The big price driver for precious metals for the moment would seem to be global inflation. This is being driven by the twin coinciding elements in many countries of the sometimes drastic restrictions put in place to try and control the spread of the Covid-19 pandemic, plus the direct and indirect impacts resulting from the Russian invasion of Ukraine.
In some nations – particularly within the world's leading industrial economies – post-pandemic economic recovery has helped mitigate some of these effects – at least in the short term. But the longer term effects are probably yet to be fully felt. We have ourselves been a little surprised by the relatively lackluster performance of safe haven assets like gold, which one would expect to do particularly well in a global economic crisis of this magnitude. But in our view, gold's time will surely come as the new economic reality becomes more and more apparent to the investment sector at large.
In his annual letter to stockholders, Jamie Dimon, CEO of megabank, JP Morgan, warns that global financial markets have already been hugely adversely affected by Russia's invasion of Ukraine and the consequent drastic economic sanctions that have been imposed on that nation by the West and its allies. With the latter country being such an important supplier of food-related, metal and energy commodities to world markets, Dimon warns further that the impacts will get worse as the sanctions take full effect.
Dimon went on to note in his letter "We are facing challenges at every turn: a pandemic, unprecedented government actions, a strong recovery after a sharp and deep global recession, a highly polarized US election, mounting inflation, a war in Ukraine and dramatic economic sanctions against Russia. While all this turmoil has serious ramifications on our company, its effect on the world—with the extreme suffering of the Ukrainian people and the potential restructuring of the global order—is far more important."
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He added further, "America and the rest of the world are facing the confluence of three important and conflicting forces: 1) a strong US economy, which, we hope, has COVID-19 in its rearview mirror; 2) high inflation, which means rising interest rates and, importantly, the reversal of quantitative easing (QE); and 3) the war in Ukraine and the accompanying humanitarian crisis, with its impact on the global economy in the short term, as well as its significant impact on the geopolitics of the future. These factors will likely have a meaningful effect on the economy over the next few years and on geopolitics for the next several decades. The war in Ukraine and the sanctions on Russia, at a minimum, will slow the global economy—and it could easily get worse."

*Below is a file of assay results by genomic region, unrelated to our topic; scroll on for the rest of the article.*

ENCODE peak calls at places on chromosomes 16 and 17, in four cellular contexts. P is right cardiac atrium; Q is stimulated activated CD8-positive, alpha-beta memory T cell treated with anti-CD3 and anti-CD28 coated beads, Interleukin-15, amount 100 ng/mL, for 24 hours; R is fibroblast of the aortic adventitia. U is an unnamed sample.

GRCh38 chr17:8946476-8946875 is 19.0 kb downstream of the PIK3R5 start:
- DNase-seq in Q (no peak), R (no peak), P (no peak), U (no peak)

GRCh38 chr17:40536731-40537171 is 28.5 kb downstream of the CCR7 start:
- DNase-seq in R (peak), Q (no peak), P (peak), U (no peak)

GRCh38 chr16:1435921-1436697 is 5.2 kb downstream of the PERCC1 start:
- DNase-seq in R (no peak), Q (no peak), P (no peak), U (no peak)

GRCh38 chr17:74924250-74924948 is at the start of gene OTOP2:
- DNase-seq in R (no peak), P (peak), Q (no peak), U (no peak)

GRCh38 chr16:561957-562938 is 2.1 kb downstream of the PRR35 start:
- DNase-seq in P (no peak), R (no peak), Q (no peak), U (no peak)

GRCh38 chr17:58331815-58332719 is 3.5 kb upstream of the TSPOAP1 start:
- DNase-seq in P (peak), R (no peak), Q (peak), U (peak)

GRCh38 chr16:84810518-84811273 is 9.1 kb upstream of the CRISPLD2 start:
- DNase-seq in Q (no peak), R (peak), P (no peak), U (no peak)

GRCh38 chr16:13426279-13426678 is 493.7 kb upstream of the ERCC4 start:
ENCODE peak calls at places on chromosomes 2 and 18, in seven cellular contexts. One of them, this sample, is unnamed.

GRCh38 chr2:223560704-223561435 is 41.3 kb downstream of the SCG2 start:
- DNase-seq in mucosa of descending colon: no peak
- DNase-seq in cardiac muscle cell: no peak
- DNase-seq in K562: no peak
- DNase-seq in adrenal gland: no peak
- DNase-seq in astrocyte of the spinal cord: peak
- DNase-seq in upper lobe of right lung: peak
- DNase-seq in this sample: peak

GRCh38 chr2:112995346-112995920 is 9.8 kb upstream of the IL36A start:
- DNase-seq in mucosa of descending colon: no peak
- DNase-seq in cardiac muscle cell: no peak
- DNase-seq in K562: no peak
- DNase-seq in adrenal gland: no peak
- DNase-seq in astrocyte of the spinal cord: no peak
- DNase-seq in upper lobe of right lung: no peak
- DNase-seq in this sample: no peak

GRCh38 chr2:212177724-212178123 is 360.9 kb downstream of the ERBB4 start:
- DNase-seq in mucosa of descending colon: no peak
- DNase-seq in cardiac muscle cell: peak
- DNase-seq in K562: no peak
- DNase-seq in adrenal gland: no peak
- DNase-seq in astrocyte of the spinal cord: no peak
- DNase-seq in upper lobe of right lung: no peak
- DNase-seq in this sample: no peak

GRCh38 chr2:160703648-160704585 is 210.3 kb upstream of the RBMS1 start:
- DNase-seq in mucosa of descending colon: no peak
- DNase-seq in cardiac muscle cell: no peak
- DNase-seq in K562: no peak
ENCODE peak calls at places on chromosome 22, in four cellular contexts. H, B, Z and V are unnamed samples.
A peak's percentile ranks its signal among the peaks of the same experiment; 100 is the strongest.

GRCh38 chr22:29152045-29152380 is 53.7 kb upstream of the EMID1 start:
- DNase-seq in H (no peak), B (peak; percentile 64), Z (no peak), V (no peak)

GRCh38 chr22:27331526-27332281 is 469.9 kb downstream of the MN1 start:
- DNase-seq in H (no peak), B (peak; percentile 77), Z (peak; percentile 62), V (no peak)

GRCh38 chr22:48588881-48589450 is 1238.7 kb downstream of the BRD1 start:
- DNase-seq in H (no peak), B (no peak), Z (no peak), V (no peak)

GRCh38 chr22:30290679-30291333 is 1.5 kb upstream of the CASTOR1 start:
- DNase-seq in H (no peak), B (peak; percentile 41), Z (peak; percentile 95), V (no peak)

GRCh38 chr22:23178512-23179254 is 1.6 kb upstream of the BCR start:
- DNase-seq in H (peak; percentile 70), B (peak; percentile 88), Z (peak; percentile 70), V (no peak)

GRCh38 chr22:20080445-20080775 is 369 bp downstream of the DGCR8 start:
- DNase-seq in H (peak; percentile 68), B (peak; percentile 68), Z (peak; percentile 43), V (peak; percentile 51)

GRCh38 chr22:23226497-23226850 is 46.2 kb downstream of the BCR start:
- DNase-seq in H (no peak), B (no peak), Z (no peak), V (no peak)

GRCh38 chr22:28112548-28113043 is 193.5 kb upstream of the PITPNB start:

"Many more sanctions could be added—which could dramatically, and unpredictably, increase their effectiveness. Along with the unpredictability of war itself and the uncertainty surrounding global commodity supply chains, this makes for a potentially explosive situation. The confluence of these factors may be unprecedented." "The war could affect geopolitics for decades. Russian aggression is having another dramatic and important result: It is coalescing the democratic, Western world—across Europe and the NATO countries to Australia, Japan and Korea. The United States and the West realize there is no replacement for strong allies and strong militaries."